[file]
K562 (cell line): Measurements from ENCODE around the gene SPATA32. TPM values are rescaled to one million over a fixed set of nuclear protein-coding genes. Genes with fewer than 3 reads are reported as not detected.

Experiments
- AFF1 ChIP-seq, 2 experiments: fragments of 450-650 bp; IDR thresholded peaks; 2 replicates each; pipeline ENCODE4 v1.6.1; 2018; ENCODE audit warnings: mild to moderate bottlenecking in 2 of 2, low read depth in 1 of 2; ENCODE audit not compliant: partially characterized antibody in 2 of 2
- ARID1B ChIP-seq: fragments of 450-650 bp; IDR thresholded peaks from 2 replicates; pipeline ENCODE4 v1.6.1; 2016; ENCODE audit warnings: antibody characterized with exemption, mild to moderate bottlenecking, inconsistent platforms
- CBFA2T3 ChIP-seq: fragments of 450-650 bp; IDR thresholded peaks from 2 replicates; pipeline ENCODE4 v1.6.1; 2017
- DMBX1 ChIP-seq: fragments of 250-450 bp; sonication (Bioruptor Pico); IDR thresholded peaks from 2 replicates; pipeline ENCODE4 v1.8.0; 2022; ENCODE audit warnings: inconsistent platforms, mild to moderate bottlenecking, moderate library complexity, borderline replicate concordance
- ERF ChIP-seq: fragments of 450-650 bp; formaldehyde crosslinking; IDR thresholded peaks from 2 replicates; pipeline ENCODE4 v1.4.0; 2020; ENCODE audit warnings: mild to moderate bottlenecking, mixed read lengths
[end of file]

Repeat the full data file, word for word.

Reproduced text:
K562 (cell line): Measurements from ENCODE around the gene SPATA32. TPM values are rescaled to one million over a fixed set of nuclear protein-coding genes. Genes with fewer than 3 reads are reported as not detected.

Experiments
- AFF1 ChIP-seq, 2 experiments: fragments of 450-650 bp; IDR thresholded peaks; 2 replicates each; pipeline ENCODE4 v1.6.1; 2018; ENCODE audit warnings: mild to moderate bottlenecking in 2 of 2, low read depth in 1 of 2; ENCODE audit not compliant: partially characterized antibody in 2 of 2
- ARID1B ChIP-seq: fragments of 450-650 bp; IDR thresholded peaks from 2 replicates; pipeline ENCODE4 v1.6.1; 2016; ENCODE audit warnings: antibody characterized with exemption, mild to moderate bottlenecking, inconsistent platforms
- CBFA2T3 ChIP-seq: fragments of 450-650 bp; IDR thresholded peaks from 2 replicates; pipeline ENCODE4 v1.6.1; 2017
- DMBX1 ChIP-seq: fragments of 250-450 bp; sonication (Bioruptor Pico); IDR thresholded peaks from 2 replicates; pipeline ENCODE4 v1.8.0; 2022; ENCODE audit warnings: inconsistent platforms, mild to moderate bottlenecking, moderate library complexity, borderline replicate concordance
- ERF ChIP-seq: fragments of 450-650 bp; formaldehyde crosslinking; IDR thresholded peaks from 2 replicates; pipeline ENCODE4 v1.4.0; 2020; ENCODE audit warnings: mild to moderate bottlenecking, mixed read lengths